The second installment of a fantasy series that continues the exploration of the byzantine city of Grimpkin and the renewed trials of the story’s engaging heroine.
This novel continues in the dense, deliberate, evocative style of its predecessor, Dominion (2010). Opening in the dankness of a cell and amid the alchemical smells of the great city of Grimpkin, no time is wasted in re-incanting this atmospheric world for readers. From the sights of the Goliath, a darker, parallel vision of the Colossus of Rhodes, and the cacophony of the Goblin Knight Inn, these spaces function as perfect canvasses for the attentive prose that adorns every page. Most important, though, is the return of Lakif, a member of the Acaanan race, most hated by humans. She sets her sights initially on the Vulcan, a dark, fiery region, in a vain attempt to release the burden of the Rare Earth Stone that entraps the heart of her mother. But even the massive, masterful blacksmiths of the region cannot penetrate the mystical mineral. Chestney concisely explores somewhat more contemporary, satiric and mature themes here, as when Lakif finds herself in the languid lounge of a group of pederast philosophers who take the light, lovely Lakif for a young boy. It’s a brief episode where little changes for Lakif, but some tonal changes feel too unexpected not to be awkward, as when Lakif must protest that she is not a homosexual. However, it’s part of the broader indebtedness to the classics that Chestney delights in. The story is deeply episodic, and sometimes this density of encounters is overwhelming. But with every plot point so lovingly rendered and Lakif’s inner-life pored over with sympathy, her potentially penultimate journey is rarely as difficult for the reader as it is for her. As with most fantasy series, the endings are revelatory, but not to the point where readers aren’t left waiting and wanting that final denouement. This novel ends with the whispers of new adventure, and if the series continues as is, readers surely won’t be disappointed.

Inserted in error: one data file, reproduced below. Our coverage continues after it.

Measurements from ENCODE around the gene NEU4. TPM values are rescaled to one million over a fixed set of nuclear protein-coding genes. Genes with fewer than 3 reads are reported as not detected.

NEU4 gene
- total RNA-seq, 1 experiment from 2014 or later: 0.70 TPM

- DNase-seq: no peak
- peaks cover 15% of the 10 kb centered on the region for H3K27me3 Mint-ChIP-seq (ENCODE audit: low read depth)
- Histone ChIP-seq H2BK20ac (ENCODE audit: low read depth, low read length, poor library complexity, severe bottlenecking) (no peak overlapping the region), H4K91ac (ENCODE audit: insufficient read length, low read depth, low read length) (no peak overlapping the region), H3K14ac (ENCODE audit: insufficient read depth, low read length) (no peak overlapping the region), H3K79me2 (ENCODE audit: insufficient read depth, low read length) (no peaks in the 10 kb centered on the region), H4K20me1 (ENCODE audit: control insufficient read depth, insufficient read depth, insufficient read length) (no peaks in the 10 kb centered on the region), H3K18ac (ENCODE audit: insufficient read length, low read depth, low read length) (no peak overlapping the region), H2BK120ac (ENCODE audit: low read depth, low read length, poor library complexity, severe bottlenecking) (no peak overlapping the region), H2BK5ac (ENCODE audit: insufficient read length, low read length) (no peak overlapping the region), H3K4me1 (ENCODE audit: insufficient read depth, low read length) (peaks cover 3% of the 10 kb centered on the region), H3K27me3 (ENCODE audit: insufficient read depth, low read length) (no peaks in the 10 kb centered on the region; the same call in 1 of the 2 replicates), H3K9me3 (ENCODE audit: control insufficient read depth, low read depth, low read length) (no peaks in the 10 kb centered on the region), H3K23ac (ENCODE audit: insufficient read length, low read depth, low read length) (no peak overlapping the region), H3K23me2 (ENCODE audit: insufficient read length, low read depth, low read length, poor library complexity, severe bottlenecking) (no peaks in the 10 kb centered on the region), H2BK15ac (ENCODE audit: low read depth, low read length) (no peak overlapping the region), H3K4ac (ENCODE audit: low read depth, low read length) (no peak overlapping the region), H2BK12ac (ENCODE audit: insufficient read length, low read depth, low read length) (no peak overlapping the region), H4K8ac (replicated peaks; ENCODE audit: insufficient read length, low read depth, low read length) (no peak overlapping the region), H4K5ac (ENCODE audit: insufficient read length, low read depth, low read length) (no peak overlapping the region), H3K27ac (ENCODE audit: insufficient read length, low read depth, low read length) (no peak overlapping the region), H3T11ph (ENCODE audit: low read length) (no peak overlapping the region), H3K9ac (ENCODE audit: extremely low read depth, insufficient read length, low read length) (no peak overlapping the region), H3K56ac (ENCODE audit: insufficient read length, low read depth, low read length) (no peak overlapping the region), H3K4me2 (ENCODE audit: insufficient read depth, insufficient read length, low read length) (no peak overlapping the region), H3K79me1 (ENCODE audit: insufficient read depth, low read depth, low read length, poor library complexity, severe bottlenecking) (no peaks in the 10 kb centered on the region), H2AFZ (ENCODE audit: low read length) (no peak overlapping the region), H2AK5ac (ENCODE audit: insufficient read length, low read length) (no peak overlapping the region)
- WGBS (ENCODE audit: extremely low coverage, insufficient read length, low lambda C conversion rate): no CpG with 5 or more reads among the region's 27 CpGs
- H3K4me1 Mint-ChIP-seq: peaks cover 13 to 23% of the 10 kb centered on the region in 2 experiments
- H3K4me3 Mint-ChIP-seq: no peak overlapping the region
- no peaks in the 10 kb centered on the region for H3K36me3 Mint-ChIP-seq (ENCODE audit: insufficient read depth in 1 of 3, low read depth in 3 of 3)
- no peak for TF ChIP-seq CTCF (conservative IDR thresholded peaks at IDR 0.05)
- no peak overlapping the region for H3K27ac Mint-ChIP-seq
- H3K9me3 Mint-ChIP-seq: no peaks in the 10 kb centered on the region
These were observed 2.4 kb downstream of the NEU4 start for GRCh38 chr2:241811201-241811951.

An unusually satisfying sequel that maintains and expands the evocation and drama of the saga.